First published in The Standard and The Star

 

By Judy Njino (Executive Director, Global Compact Kenya)

 

This year, the world celebrates the 70th anniversary of the Universal Declaration of Human Rights (UDHR) in a climate of declining global commitments to international legal instruments, evidenced by receding human rights leadership from traditional Western champions.

 

According to the 2018 Rule of Law Index, more than 70 of 113 countries are reportedly experiencing an erosion of fundamental human rights.

 

Under pressure from rising populism buoyed by mass migration, States’ declining leadership in the promotion and protection of basic human rights has brought into sharp relief the role of business in this crucial arena.

 

Ubiquitous in public life, instrumental in social/cultural development and central to national and the global economies, business has often oscillated between champion and violator of basic human rights, from labour standards to gender norms and communal land rights.

 

Crucially, business has often if not always followed governments’ cue in determining the extent to which to observe, promote and advance human rights – complying with labour or environmental standards only when they become a legal compliance issue, for instance.

 

By Judy Njino (Executive Director, Global Compact Kenya)

17 goals, 169 targets, figures that should be in everyone’s mind for the next 13 years. The Sustainable Development Goals (SDGs), all 17 aims to end poverty, protect the planet and ensure prosperity for all. Unlike its predecessors the Millennium Development Goals (MDGs), the SDGs are universal, more inclusive and comprehensive. The success of their implementation is pegged on all stakeholders, from governments, private sector, civil society, academia being actively involved.

Why SDGs matter to business:

The private sector is increasingly and more formally sought out as a key partner to advance the development agenda as the era of AID-based development has been changing due to recent global financial setbacks.

The SDGs call on companies everywhere to advance sustainable development through the investments they make, the solutions they develop, and the business practices they adopt. In doing so, the goals encourage companies to reduce their negative impacts while enhancing their positive contribution to the sustainable development agenda.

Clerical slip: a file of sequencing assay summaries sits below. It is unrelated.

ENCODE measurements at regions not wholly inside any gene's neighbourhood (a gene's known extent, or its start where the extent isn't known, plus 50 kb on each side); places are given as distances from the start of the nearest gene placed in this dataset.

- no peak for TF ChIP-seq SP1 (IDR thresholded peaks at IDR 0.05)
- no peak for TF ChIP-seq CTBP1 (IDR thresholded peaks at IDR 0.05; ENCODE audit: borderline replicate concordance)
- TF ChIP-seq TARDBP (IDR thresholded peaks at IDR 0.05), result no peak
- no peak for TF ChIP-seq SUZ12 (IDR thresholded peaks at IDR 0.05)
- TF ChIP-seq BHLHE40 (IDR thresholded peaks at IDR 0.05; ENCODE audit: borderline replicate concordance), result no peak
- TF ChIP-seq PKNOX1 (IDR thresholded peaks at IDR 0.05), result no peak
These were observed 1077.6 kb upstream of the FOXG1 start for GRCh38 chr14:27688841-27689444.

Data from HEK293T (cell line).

By Flora Mutahi (Board Member, UN Global Compact and Global Compact Kenya)

 

As we mark the International Women’s Day, I am reminded that women’s representation in high-level corporate leadership in Africa remains critically low.

A 2015 research by the African Development Bank (AFD) indicates that, of the 12 African countries surveyed, Kenya scored the highest at 19.8% representation with South Africa at 17.4% and Botswana at 16.9%.

Kenya’s good performance, relative to its neighbors, can be attributed to affirmative action and progressive public sector policies. The Constitution of Kenya requires a one-third gender representation in Government and state corporations.

As a key vector of economic activity, the private sector has an opportunity and responsibility to create a larger impact towards gender equality and women empowerment within their sphere of influence. Though the one – third rule does not apply to the private sector, there are a number of positive initiatives geared towards realizing diversity in boards.

As the first woman chairperson of the Kenya Association of Manufacturers (KAM) since its establishment in 1959, I recognize the importance of women’s participation in driving industrial transformation for job creation and inclusive economic growth. KAM will be forming a Women in Manufacturing platform that seeks to grow, challenge and mentor women owned industries to scale up and realize their potential.